Traditional schools want students to learn a little bit of everything, Trunk writes. But the world rewards specialists.

For ten years I have been writing about how important specializing is for your career. Specialization is essential, really, to to staying employable throughout your adult life. But I have recently been blown away by how clear the research is that kids should specialize as well.

Which means that you either need to make your kid great at the test-taking game, or you need to find something else for the kid to be great at.

What if your children are good at various things but not really great at anything? What if your five-year-old wants to specialize in TV watching or dolls or dinosaurs and no interest in math or music or language?

Forget better teachers…

Get better teaching jobs instead.

So says the combined authority of Hess, Gunn, and Meeks in an interesting commentary at Education Week.  Here’s the short version: We’re never going to get all the omnicompetent super-teachers we think we need.  So instead, let’s take the work force we have and change the job of teaching — change the structure of institutional education, change what we’re doing with schools, really — in order to maximize that force’s effectiveness.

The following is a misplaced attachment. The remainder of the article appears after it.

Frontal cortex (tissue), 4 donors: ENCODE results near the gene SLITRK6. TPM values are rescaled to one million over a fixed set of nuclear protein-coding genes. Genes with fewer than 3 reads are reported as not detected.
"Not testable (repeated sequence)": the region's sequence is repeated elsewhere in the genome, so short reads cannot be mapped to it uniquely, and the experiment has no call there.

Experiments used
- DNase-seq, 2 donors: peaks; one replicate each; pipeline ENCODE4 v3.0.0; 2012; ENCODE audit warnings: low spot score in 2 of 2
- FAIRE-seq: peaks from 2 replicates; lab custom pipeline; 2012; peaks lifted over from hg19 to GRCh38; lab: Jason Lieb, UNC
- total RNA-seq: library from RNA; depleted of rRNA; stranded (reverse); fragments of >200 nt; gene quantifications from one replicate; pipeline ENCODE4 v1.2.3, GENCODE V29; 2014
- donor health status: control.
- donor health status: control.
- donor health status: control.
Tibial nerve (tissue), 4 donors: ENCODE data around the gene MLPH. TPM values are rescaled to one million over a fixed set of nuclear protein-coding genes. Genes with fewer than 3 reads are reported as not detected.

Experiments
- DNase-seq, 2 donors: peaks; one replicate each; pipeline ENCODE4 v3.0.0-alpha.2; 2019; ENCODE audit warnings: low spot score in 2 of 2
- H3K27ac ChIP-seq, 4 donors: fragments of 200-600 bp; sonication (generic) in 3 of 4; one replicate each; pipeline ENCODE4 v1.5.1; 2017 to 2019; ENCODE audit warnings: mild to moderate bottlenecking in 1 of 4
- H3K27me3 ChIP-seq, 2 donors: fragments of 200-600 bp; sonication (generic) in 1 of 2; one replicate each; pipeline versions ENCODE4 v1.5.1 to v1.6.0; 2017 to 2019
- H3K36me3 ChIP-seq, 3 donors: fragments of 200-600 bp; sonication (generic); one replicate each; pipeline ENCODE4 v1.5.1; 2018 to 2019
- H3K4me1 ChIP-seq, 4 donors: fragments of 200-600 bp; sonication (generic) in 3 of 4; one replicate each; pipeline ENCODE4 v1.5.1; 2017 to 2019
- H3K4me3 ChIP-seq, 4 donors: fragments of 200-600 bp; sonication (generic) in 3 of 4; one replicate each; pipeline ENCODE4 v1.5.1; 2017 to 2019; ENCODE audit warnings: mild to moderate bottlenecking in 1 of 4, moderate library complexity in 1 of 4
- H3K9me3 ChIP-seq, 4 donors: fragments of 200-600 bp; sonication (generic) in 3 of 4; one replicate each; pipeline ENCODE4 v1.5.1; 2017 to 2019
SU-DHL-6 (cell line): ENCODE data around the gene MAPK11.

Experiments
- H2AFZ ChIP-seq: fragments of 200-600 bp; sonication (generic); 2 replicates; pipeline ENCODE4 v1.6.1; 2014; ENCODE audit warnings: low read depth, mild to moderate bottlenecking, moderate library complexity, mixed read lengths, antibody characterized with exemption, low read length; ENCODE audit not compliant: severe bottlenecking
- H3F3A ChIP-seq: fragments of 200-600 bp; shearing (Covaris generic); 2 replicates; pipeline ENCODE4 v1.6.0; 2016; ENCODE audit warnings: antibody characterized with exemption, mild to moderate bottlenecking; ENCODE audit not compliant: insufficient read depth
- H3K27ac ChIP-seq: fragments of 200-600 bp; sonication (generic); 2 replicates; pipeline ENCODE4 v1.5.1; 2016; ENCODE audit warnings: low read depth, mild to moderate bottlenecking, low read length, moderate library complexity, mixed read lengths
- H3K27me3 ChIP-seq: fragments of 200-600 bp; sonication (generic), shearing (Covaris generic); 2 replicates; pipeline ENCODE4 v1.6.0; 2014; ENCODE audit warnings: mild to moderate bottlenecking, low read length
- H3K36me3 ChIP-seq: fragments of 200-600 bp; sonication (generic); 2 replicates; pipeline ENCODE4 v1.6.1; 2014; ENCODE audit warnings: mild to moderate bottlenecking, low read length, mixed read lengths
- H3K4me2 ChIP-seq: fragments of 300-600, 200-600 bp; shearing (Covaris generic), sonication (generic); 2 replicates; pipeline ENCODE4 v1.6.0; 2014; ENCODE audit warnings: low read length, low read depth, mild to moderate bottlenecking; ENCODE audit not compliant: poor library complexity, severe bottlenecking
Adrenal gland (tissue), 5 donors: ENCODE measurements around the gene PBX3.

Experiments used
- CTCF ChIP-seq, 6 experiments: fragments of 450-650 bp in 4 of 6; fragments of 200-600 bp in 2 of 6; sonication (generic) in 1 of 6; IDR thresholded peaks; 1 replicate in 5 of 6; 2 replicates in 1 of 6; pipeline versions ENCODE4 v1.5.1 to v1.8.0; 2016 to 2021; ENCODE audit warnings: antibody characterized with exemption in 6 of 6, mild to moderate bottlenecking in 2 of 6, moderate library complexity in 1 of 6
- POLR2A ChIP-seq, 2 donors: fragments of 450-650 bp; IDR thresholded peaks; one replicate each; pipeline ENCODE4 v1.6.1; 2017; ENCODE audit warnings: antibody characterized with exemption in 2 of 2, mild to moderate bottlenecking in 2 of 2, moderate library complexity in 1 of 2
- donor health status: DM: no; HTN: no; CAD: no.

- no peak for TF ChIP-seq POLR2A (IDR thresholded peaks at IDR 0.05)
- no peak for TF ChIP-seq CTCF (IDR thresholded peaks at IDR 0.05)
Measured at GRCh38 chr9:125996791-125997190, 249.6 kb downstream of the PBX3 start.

Of the various proposals in the essay, I think the promotion of specialization is probably the best.  Every teacher — even the ones that I considered awful when I was in school — has some talent.  No human is completely bereft of talent, save perhaps those suffering from certain really extreme birth defects.  Learning how to use the talents of your employees is one of the hallmarks of a good manager and a good leader.

Even if turning the school into the equivalent of a hospital, complete with a para-educational staff and a small army of administrative workers, turns out not to be feasible, it’s a novel idea, and the authors are probably right that it’s easier than attempting to hire not hire all those super-teachers.

Majoring in elementary school

Starting in second grade, children will be placed in an “interest stream” — the arts, scientific inquiry, sports, humanitarian/environment — at an Alberta elementary school, reports The National Post.  Surveys in kindergarten and first grade and input from parents and teachers will determine the grouping. Students will be taught the provincial curriculum through the “lens” of their “stream.”